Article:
Authentication in TRAC consists of two main elements:
JWT tokens, which are created and validated by the platform and hold information about users
Authentication providers, which provide the log-on mechanism and are the source of user details
When a user logs on they are authenticated by an authentication provider, once authentication is successful their details are retrieved from the provider and coded into a JWT token. The JWT token gives them access to the platform for a limited period of time, after which they must be re-authenticated with the provider.
TRAC supports multiple authentication providers and more can be added using the TRAC plugins API. The JWT mechanism is owned by the platform, and cannot be extended.
Root Authentication Key¶
If you have already set up your root authentication key as described in the sandbox quick start guide then you can skip this step.
The authentication system requires a root authentication key, that is used by the platform to sign and validate JWT tokens. The root authentication key is stored in the secret store, so make sure you have a secret store configured in both the platform and gateway config files.
config: secret.type: PKCS12 secret.url: secrets.p12
The secret-tool utility can be used to generate the root signing key. The available key types are elliptic curve (EC) or RSA. Elliptic curve keys are considered to give better security with better performance at lower key sizes. For this reason we recommended EC 256 keys.
Make sure you have initialized the secret store and set the TRAC_SECRET_KEY environment variable before running secret-tool. For more details on the secret-tool, see Using Secrets.
cd /opt/trac/current bin/secret-tool run --task create_root_auth_key EC 256
cd /d C:\trac\tracdap-sandbox-<version> bin\secret-tool.bat run --task create_root_auth_key EC 256
Running the create_root_auth_key command a second time will replace the root authentication key, which will invalidate any existing JWT tokens.
You will need to add an authentication block in both config files, specifying the issuer and expiry times for JWT tokens. If you know the DNS address that TRAC will be served from you could use this as the JWT issuer, other options could be the user ID of a service account you have set up to run TRAC, or a TRAC reserved identifier such as “trac_platform”.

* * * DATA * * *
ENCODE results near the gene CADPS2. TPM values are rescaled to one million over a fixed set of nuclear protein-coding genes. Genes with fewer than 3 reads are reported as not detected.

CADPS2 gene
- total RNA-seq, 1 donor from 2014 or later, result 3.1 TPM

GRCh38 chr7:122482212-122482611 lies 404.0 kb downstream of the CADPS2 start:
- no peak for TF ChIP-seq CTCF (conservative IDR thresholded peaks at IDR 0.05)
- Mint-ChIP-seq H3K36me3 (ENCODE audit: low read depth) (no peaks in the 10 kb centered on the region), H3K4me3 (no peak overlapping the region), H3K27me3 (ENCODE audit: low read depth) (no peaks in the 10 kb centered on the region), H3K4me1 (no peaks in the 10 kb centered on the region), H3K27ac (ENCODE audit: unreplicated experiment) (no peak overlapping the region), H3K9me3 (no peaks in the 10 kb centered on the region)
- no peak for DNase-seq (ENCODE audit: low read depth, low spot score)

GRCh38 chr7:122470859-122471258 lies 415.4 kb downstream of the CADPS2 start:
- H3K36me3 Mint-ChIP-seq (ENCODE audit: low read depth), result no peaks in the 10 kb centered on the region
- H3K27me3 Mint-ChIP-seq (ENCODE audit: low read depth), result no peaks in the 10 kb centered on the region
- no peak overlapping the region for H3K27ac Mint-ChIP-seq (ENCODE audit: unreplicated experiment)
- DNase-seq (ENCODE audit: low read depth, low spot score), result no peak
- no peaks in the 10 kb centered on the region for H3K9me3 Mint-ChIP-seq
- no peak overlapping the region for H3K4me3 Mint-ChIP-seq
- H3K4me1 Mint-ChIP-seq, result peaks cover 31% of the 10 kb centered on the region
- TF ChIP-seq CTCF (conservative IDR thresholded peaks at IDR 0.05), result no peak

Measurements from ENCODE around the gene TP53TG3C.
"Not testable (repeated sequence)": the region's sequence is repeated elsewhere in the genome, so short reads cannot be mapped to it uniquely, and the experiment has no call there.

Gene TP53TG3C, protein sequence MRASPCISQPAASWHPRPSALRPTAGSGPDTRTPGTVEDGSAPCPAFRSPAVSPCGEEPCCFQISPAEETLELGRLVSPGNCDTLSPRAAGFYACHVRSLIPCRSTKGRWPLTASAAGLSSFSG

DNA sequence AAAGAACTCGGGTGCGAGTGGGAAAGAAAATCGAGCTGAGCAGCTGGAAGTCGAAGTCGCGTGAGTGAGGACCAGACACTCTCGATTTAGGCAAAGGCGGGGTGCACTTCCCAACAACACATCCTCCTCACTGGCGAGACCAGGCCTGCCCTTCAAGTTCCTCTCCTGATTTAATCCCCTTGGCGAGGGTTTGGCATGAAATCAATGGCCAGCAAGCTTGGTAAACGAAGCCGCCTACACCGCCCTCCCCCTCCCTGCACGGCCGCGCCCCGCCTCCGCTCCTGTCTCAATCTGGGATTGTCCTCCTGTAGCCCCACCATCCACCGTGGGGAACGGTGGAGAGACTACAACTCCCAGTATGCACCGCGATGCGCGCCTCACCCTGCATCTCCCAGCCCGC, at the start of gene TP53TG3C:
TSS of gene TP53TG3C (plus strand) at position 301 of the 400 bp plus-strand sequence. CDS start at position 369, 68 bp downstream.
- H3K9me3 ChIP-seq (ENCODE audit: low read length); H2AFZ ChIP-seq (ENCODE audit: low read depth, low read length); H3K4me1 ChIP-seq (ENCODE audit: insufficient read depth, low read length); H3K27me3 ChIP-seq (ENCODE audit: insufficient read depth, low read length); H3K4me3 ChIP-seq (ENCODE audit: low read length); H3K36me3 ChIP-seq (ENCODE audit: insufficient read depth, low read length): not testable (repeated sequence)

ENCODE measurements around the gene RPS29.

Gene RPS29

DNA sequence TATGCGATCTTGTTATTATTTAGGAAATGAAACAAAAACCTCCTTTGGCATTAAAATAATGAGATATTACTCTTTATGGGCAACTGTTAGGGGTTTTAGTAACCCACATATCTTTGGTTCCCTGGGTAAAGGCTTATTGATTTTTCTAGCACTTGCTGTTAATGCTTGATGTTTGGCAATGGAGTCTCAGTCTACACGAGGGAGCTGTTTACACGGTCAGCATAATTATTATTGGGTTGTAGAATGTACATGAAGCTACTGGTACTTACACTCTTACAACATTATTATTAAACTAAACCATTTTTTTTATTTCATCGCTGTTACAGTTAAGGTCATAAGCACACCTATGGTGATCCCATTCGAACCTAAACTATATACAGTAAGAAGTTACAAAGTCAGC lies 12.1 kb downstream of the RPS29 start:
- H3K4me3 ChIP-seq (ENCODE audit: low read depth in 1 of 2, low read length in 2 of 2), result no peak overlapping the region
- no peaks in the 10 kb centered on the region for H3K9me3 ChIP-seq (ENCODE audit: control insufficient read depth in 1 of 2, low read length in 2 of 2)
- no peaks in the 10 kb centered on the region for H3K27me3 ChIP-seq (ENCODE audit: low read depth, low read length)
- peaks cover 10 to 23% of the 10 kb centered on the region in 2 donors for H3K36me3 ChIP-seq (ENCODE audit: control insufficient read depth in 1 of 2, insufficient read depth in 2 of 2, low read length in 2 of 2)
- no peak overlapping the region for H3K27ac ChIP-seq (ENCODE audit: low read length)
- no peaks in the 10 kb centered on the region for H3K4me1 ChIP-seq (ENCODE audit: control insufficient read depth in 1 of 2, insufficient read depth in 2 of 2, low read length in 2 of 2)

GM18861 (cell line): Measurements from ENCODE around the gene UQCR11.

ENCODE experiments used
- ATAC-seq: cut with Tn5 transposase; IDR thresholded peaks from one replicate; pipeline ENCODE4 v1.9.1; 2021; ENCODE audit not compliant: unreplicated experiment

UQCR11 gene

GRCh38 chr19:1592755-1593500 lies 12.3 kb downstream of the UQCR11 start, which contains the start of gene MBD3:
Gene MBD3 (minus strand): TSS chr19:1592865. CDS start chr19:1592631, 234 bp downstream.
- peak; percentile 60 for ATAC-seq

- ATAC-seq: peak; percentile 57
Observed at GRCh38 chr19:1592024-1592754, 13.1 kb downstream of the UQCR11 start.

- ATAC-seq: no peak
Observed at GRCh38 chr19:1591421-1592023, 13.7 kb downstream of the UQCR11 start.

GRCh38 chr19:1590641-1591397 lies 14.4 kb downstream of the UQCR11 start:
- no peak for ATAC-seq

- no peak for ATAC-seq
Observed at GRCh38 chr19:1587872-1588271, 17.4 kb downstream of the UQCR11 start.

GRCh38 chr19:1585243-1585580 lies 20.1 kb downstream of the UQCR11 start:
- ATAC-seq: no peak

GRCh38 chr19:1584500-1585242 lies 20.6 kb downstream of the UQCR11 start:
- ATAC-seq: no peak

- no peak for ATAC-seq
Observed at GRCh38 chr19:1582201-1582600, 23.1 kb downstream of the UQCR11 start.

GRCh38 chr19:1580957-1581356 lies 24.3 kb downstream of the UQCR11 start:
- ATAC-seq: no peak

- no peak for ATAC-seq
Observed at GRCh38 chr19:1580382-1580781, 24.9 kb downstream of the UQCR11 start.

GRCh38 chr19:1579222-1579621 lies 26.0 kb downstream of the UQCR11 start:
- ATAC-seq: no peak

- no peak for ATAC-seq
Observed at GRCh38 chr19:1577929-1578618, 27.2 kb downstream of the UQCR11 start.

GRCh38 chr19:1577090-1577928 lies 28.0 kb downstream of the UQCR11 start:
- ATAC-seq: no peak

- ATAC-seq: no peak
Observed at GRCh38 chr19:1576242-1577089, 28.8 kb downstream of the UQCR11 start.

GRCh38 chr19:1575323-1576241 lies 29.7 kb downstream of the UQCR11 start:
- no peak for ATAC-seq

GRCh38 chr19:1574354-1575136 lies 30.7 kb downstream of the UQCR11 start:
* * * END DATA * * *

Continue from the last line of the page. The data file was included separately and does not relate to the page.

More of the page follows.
As long as TRAC has a valid JWT token for a user (or connected system), it does not need to reauthenticate. Expiry of the TRAC tokens is managed by the expiry, limit and refresh parameters:
jwtExpiry: Token expiry time in seconds, if the user is inactive
jwtLimit: Hard limit on the token expiry time, whether the user is active or not
jwtRefresh: Time in seconds after which tokens will be refreshed
In this example the user will be given a token for one hour when they log in. TRAC will check the token on every API call, if the token is older than the refresh time the user will be given a new token with the expiry time extended back to one hour. The limit is set to 16 hours, the token cannot be extended past that time even if the user remains active. When the token expires or the limit is reached the user will have to log in again.
authentication: jwtIssuer: email@example.com jwtExpiry: 3600 jwtLimit: 57600 jwtRefresh: 300
You need to configure one provider in the authentication section of the gateway config file.
The guest provider logs everyone in as guest, without prompting for credentials. This is the default provider set up in the sandbox example configuration. The user ID and name can be set as properties of the provider.
authentication: provider: protocol: guest properties: userId: guest userName: Guest User
The basic provider uses HTTP basic authentication, which typically causes the browser authentication window to appear when users try to access pages in a browser. To use the basic provider you will need to enable TRAC’s built in user database, by adding these settings into the config section of the gateway config file.
config: users.type: PKCS12 users.url: local_users.p12 users.key: local_users_key
You will need to initialize the user database and add at least one user. The secret-tool utility will let you do this. The add_user command is interactive and will ask for details to create a user. You can remove users later using the delete_user command.
cd /opt/trac/current bin/secret-tool run --task init_trac_users bin/secret-tool run --task add_user bin/secret-tool run --task delete_user <user_id>
cd /d C:\trac\tracdap-sandbox-<version> bin\secret-tool.bat run --task init_trac_users bin\secret-tool.bat run --task add_user bin\secret-tool.bat run --task delete_user <user_id>
Once the user database is created you can enable the basic authentication provider. To do this, replace the provider section in the authentication block of the gateway config file and set the protocol to basic. Currently the basic provider does not require any other properties.
authentication: provider: protocol: basic